Chinese archaeologists have unearthed skeletons of six animals
from a tomb that dates back 1,700 years, which they believe shows
that animals used to be buried alive to keep human beings company
in the grave.
A cat, a dog, a pig, a sheep, a buffalo and a deer were
excavated from a tomb in the Three Gorges Reservoir area of central
China's Hubei Province.
"We can tell from the skeleton that the cat was a domestic one,
" said Wu Xianzhu, an archaeologist with Yibin Museum. "It was an
adult cat and its skeleton remains intact."
He said further research is going on to identify the owner of
the tomb and to find out whether the other five animals were his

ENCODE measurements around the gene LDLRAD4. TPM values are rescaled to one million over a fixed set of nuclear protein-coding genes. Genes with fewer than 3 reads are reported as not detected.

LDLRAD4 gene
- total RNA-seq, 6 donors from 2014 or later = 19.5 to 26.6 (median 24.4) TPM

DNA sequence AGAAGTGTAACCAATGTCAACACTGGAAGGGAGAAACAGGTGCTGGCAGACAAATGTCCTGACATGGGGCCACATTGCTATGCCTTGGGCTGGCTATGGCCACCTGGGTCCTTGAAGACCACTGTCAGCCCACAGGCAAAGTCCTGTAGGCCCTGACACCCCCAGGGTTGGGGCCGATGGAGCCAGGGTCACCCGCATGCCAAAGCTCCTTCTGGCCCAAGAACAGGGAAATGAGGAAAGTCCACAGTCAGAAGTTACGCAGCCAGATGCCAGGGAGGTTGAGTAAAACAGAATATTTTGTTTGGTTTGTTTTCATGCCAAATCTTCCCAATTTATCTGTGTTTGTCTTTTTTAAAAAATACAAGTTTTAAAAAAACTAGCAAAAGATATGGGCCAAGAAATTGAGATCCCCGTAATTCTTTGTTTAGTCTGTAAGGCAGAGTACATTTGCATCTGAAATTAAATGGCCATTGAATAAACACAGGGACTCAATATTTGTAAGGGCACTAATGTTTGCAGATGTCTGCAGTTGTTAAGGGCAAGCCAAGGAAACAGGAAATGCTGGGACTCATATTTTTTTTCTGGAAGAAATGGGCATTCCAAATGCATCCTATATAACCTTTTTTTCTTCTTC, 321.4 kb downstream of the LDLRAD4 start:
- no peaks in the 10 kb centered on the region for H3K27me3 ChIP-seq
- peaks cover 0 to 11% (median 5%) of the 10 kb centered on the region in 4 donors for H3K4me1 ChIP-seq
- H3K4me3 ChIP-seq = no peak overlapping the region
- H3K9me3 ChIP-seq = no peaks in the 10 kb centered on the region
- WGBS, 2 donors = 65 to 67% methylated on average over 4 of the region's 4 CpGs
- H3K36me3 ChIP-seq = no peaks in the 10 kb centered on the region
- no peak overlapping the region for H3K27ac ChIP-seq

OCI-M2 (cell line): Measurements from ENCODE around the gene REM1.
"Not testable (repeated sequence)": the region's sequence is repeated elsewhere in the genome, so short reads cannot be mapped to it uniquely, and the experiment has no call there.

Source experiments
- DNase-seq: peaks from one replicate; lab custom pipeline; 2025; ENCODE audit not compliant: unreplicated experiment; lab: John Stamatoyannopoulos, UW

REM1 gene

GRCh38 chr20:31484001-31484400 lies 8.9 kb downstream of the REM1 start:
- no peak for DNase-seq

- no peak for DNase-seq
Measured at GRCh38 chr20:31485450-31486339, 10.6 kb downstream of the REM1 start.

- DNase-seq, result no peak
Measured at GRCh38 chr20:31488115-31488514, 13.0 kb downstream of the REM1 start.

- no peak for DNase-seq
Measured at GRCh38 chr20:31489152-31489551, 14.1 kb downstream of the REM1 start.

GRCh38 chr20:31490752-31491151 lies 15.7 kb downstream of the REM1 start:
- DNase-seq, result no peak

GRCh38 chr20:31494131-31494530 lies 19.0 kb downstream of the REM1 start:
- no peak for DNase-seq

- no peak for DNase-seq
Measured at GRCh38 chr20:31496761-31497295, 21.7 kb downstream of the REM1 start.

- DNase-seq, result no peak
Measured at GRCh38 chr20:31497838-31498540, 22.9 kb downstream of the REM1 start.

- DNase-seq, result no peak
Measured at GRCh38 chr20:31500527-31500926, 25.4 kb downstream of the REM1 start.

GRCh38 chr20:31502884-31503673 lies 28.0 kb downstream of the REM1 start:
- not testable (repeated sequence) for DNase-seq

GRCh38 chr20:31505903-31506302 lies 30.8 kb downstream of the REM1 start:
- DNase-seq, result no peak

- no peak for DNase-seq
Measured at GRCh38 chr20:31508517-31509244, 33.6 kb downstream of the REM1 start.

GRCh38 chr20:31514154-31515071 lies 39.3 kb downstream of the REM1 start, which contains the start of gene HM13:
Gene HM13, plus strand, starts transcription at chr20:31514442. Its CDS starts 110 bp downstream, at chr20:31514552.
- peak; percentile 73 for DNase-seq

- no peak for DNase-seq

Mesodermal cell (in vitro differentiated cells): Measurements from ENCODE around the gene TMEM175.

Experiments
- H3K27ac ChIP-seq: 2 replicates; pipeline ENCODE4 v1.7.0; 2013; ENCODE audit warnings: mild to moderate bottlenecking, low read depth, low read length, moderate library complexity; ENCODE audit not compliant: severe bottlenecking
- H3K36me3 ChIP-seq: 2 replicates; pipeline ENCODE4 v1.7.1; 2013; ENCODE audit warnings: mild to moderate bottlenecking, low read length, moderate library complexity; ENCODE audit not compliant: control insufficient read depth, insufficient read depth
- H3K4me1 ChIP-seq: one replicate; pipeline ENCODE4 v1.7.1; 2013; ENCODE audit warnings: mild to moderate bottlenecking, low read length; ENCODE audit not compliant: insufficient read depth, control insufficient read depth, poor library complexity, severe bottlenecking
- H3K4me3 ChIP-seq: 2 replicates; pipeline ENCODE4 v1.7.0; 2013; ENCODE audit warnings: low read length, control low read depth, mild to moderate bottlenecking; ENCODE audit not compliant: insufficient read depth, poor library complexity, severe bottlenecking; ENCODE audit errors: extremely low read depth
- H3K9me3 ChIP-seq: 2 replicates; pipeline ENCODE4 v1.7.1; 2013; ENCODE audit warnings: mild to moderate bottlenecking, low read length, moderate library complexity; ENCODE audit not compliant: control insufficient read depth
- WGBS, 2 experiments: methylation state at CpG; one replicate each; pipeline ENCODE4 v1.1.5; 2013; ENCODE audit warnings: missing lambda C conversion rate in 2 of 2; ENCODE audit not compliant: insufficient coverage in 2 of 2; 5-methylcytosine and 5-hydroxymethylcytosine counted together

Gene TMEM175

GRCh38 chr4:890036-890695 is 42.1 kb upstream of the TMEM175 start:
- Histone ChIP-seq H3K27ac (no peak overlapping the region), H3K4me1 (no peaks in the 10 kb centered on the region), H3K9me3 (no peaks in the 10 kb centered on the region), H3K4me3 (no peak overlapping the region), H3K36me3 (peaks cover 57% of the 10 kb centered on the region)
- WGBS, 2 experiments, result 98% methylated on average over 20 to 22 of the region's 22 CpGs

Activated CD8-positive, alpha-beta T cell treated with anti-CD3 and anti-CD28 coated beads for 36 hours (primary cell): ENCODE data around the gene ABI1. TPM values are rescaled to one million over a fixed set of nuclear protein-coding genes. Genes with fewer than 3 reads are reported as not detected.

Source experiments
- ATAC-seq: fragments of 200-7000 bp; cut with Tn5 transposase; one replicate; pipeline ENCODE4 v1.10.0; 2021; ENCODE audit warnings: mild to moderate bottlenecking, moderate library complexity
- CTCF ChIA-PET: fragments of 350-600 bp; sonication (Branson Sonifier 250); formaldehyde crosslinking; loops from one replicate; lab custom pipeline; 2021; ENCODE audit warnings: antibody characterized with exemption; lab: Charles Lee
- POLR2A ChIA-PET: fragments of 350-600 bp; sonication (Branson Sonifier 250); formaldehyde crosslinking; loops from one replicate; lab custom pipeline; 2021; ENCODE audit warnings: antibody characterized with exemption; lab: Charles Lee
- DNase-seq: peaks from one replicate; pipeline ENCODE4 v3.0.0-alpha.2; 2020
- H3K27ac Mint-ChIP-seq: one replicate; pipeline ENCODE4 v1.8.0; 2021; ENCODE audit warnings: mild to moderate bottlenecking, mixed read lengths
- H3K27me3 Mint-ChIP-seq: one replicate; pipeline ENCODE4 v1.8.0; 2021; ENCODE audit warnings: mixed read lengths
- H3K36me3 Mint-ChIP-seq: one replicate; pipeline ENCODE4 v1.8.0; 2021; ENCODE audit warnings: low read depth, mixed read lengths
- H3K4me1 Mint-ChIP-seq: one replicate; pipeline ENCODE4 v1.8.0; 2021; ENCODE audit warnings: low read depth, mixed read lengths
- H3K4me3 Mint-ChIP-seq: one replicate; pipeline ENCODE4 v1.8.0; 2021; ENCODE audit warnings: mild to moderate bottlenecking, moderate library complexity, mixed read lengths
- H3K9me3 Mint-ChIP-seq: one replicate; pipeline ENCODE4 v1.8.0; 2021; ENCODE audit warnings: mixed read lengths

pets or prey.
No human remains have been found yet in the tomb.
Sacrificial cats are rarely found in ancient tombs although cats
have been kept as pets in China for nearly 1,800 years.
Chinese people traditionally buried fine chinaware pieces and
other valuable items alongside the deceased -- particularly for
people who were rich or enjoyed high social status.
In the remote periods of Chinese history domestic animals and
even concubines were buried alive to keep their masters company in
(Xinhua News Agency August 19, 2006)